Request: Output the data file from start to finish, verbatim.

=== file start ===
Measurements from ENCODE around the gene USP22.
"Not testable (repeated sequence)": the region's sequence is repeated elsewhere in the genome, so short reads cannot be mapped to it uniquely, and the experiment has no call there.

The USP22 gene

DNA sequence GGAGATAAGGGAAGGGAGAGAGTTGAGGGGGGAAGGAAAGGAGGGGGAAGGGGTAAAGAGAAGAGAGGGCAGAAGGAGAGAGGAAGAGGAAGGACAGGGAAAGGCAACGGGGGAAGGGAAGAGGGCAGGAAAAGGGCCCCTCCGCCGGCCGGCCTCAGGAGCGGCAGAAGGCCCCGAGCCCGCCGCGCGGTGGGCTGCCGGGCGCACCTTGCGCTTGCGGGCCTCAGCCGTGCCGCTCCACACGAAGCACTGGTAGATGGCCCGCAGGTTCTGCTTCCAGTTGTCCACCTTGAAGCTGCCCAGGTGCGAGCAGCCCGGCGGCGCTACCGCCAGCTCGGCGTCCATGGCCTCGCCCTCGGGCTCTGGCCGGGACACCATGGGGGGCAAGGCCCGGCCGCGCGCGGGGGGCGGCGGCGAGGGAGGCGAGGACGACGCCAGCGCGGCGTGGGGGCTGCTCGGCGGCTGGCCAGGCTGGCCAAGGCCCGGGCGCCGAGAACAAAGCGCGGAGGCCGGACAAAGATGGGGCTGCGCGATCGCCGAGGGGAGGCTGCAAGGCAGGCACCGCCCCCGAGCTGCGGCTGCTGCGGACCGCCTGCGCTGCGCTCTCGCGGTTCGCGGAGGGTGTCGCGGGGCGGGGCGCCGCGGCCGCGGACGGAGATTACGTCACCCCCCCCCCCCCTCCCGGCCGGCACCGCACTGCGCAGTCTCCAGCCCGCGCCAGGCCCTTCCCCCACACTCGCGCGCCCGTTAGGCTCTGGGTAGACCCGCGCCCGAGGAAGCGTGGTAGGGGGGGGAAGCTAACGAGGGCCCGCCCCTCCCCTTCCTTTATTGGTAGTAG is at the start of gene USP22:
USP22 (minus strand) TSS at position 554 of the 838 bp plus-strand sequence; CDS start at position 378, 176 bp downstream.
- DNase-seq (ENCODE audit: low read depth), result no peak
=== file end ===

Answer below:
Measurements from ENCODE around the gene USP22.
"Not testable (repeated sequence)": the region's sequence is repeated elsewhere in the genome, so short reads cannot be mapped to it uniquely, and the experiment has no call there.

The USP22 gene

DNA sequence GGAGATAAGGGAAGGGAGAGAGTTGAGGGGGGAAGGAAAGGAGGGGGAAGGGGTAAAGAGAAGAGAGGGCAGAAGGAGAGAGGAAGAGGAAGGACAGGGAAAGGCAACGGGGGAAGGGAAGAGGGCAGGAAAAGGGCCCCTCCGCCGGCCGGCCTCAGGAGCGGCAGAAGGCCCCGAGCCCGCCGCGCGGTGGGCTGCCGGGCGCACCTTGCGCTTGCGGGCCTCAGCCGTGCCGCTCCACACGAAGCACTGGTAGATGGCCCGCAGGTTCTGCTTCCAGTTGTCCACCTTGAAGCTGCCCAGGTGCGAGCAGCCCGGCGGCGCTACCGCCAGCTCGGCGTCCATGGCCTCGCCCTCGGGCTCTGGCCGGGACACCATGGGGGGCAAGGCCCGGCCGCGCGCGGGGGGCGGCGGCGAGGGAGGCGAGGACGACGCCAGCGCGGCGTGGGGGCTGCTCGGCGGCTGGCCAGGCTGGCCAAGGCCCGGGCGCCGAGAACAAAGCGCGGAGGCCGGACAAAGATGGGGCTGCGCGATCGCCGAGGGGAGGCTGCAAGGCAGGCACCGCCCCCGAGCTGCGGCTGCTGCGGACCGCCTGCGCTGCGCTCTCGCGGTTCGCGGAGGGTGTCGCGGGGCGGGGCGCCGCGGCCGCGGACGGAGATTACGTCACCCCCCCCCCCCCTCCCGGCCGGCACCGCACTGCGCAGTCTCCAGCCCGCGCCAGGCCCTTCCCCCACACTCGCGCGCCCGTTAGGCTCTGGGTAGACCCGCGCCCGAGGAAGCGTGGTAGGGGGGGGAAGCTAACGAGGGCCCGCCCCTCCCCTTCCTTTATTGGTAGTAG is at the start of gene USP22:
USP22 (minus strand) TSS at position 554 of the 838 bp plus-strand sequence; CDS start at position 378, 176 bp downstream.
- DNase-seq (ENCODE audit: low read depth), result no peak